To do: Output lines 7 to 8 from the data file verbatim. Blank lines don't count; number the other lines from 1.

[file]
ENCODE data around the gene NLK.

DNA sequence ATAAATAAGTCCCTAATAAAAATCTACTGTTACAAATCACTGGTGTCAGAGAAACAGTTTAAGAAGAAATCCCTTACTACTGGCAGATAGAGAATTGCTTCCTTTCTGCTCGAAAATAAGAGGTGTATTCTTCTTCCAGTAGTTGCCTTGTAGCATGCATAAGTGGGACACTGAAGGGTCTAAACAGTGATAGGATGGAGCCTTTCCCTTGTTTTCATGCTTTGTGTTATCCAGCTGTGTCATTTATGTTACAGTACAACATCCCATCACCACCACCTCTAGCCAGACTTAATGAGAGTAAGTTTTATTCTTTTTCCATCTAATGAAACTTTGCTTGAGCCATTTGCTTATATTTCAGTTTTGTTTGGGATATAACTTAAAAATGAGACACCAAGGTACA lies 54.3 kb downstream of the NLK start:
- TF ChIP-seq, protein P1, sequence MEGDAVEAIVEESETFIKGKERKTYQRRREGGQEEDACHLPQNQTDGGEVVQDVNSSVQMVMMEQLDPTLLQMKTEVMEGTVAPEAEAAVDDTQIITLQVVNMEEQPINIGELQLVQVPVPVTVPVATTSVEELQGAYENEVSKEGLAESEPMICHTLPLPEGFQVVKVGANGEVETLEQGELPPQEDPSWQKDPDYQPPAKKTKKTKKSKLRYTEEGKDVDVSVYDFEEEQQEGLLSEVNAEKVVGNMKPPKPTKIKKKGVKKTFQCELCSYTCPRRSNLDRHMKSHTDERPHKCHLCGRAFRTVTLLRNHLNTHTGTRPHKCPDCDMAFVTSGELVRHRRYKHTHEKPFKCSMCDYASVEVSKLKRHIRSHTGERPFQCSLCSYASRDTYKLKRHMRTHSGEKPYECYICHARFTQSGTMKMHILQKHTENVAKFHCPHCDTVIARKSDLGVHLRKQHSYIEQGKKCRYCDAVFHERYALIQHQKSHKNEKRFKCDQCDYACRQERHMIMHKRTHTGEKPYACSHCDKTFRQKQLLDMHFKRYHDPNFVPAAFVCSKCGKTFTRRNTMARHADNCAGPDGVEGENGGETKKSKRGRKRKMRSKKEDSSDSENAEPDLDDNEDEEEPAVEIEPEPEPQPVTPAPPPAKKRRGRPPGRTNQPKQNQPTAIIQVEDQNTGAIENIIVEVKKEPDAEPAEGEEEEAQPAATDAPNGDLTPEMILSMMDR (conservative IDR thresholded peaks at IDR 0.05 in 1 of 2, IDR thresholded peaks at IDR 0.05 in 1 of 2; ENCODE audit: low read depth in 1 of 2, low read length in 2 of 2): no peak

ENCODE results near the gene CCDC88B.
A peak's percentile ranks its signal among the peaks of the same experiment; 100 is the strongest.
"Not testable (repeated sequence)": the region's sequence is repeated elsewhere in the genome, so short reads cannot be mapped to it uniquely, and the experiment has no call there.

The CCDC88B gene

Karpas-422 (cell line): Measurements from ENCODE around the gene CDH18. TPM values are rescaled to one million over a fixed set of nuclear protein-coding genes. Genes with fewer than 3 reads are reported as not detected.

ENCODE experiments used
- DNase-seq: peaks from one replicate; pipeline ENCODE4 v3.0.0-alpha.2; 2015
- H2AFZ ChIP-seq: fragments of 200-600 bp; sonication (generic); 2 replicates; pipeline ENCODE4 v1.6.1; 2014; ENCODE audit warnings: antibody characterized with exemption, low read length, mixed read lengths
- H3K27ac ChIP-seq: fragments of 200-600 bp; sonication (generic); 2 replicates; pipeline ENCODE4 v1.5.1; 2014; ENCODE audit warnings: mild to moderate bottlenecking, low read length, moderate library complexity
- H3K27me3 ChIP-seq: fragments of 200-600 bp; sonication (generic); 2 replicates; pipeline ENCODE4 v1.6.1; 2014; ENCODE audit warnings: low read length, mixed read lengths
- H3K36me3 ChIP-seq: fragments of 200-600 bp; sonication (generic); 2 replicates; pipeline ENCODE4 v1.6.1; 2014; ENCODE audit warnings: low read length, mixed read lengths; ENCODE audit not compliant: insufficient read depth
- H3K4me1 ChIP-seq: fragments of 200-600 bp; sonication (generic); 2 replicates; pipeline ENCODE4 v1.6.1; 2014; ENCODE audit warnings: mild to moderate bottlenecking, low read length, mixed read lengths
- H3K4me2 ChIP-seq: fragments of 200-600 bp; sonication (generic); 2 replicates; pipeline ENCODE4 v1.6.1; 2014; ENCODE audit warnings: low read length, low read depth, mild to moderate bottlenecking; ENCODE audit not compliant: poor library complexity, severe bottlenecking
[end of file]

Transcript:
The CCDC88B gene

Karpas-422 (cell line): Measurements from ENCODE around the gene CDH18. TPM values are rescaled to one million over a fixed set of nuclear protein-coding genes. Genes with fewer than 3 reads are reported as not detected.